J. exp. Biol. 154, 201-221 (1990) 2 0 1
Printed in Great Britain © The Company of Biologists Limited 1990
A PATCH-CLAMP STUDY OF ACETYLCHOLINE-ACTIVATED
ION CHANNELS IN ASCARIS SUUM MUSCLE
BY A. J. PENNINGTON AND R. J. MARTIN
Department of Preclinical Veterinary Sciences, Summerhall, Royal (Dick) School
of Veterinary Studies, University of Edinburgh, Edinburgh
Accepted 14 June 1990
Acetylcholine-activated single-channel currents were recorded from cell-
attached and inside-out patches of isolated muscle vesicles from Ascaris suum.
Acetylcholine (l-lOjUmoll"1) activated cation-selective channels of two ampli-
tudes: 40-50 pS and 25-35 pS. Both channels had linear I/V relationships and
mean open durations independent of voltage. The larger conductance was
analysed in detail to determine its open-, closed- and burst-time kinetics; the open
and burst durations were composed of two components (short and long), while
closed durations had at least three components (short, intermediate and long).
The data were then corrected to allow for missing short events in order to estimate
various parameters including corrected mean open time (1.26+0.11 ms,
mean±s.E.). Values were also derived for the efficacy (/3/a=4.9) and affinity
3 (molP1)"1] of acetylcholine at this receptor. Larger concen-
trations of acetylcholine (25-100 ^mol I"1) were shown to produce desensitization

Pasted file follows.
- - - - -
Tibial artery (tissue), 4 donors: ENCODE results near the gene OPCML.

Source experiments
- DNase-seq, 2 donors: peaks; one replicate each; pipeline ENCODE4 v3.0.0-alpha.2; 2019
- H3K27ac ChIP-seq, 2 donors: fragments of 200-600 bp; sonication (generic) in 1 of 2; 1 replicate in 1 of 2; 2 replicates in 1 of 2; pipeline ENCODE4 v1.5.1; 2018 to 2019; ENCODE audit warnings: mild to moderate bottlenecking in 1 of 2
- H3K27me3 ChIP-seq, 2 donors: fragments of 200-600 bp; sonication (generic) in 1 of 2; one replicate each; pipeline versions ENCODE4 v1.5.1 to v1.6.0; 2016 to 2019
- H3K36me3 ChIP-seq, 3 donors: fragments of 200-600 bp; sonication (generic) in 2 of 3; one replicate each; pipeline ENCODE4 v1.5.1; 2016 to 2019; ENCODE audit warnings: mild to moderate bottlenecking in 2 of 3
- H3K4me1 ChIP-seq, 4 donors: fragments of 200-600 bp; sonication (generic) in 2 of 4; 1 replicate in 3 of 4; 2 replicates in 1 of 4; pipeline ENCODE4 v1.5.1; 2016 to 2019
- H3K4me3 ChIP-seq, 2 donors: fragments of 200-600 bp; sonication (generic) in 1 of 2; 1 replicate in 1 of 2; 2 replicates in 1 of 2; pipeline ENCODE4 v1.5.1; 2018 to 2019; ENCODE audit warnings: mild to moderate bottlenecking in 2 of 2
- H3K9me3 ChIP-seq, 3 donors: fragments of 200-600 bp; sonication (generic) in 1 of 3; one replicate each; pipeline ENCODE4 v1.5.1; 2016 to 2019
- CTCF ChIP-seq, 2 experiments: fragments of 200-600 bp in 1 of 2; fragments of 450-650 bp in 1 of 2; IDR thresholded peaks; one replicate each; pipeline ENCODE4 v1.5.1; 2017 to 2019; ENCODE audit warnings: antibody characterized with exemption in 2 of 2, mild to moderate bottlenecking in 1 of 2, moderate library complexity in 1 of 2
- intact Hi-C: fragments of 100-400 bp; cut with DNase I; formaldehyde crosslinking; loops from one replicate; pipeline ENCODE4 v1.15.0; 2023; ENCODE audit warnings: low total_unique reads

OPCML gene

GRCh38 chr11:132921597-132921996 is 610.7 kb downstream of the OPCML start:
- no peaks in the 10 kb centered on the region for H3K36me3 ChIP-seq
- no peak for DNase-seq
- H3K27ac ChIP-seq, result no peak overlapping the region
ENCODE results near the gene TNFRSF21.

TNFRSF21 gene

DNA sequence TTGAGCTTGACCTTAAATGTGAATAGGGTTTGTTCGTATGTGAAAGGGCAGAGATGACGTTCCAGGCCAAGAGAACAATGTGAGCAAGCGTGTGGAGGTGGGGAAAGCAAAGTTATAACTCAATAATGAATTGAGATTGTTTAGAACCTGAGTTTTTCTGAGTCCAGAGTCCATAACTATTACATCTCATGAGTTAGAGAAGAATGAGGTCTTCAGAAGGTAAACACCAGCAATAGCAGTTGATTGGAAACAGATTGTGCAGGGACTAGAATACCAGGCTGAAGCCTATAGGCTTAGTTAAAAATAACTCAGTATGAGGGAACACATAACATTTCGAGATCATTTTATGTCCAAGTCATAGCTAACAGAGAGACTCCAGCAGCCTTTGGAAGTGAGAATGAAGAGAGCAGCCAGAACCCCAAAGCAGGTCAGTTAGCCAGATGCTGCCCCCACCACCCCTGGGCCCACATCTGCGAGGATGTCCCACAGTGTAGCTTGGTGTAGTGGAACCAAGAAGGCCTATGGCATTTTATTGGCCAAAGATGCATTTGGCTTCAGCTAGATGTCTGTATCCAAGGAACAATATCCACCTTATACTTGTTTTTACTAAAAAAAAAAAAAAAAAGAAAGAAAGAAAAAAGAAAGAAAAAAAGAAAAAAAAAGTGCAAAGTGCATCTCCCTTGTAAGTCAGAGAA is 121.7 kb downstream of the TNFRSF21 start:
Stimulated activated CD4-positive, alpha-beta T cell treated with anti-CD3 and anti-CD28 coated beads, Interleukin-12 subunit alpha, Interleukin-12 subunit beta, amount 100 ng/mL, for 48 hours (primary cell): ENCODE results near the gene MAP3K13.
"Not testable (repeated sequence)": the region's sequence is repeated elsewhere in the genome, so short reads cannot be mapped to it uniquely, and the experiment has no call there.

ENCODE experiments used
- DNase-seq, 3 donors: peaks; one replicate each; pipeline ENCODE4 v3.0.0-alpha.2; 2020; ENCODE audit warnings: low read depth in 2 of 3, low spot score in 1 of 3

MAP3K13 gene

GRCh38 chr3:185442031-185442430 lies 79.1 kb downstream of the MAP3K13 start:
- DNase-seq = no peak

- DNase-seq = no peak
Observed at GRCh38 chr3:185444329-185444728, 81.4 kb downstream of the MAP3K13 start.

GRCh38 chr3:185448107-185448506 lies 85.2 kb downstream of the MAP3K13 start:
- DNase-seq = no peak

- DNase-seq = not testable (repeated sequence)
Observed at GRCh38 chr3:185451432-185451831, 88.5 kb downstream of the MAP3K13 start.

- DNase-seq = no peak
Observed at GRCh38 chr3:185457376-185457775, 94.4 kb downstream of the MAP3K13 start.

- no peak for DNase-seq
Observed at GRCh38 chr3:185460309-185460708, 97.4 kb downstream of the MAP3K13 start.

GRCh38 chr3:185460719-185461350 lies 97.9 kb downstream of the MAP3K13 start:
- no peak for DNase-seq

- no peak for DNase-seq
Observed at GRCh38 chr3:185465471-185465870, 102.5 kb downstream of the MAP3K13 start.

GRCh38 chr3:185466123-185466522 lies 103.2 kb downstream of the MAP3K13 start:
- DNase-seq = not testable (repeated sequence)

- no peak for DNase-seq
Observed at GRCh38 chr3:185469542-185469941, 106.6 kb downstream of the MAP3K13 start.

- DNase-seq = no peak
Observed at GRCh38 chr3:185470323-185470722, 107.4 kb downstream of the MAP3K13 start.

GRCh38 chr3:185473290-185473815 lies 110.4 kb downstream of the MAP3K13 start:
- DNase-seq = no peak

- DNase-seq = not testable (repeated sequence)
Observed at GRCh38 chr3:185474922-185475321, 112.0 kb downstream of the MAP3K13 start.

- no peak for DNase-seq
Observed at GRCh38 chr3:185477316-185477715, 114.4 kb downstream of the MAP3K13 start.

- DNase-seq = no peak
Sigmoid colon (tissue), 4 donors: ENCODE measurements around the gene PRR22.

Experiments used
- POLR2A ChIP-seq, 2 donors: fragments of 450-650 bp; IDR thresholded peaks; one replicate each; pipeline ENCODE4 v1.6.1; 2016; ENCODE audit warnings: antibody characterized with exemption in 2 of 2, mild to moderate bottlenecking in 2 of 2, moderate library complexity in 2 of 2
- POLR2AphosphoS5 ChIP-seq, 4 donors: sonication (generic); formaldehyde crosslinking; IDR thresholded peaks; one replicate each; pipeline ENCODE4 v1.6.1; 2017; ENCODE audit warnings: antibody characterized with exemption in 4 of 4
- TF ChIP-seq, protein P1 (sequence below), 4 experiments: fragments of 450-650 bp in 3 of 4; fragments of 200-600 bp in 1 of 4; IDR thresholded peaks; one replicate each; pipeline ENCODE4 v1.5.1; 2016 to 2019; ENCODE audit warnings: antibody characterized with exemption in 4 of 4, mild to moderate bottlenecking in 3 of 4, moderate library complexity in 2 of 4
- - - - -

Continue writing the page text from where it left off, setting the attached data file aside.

and caused single-channel currents to occur in clusters with long closed times
(mean 171 s) between clusters. It was concluded that the extrasynaptic muscle of
Ascaris suum contains two types of acetylcholine-activated ion channel and these
are possible sites of action of various anthelmintic drugs. This paper is the first to
describe acetylcholine-activated single-channel currents in invertebrate muscle.
Ascaris suum is a parasitic nematode which lives in the intestine of the pig and is
a target species for a variety of anthelmintic drugs, including pyrantel and
levamisole, which are thought to be acetylcholine agonists. Acetylcholine has long
been known to have effects on the muscle cells of Ascaris suum (Del Castillo et al.
1963); application of acetylcholine to whole worms or muscle-flaps will cause the
muscle to contract. It is now believed that acetylcholine is the excitatory
neuromuscular transmitter in nematodes (Willett, 1980; Johnson and Stretton,
1985; Gration et al. 1986). It has also been shown that there are extrasynaptic
acetylcholine receptors on the bag region of Ascaris suum muscle, which respond
io ionophoretically applied acetylcholine (Martin, 1982). Acetylcholine acts on
Key words: acetylcholine channel, patch-clamp, Ascaris suum, muscle.
202 A. J. PENNINGTON AND R. J. MARTIN
these receptors to increase input conductance and to produce depolarization. The
effect of acetylcholine on Ascaris muscle is blocked by tubocurarine but not by
atropine, hence these muscle receptors may be classified pharmacologically as
nicotinic (Natoff, 1969; Rozhkova et al. 1980; Martin, 1982).
The pharmacology of the nicotinic receptors on Ascaris muscle differs from that
of any type of vertebrate nicotinic receptor. Mecamylamine is a very potent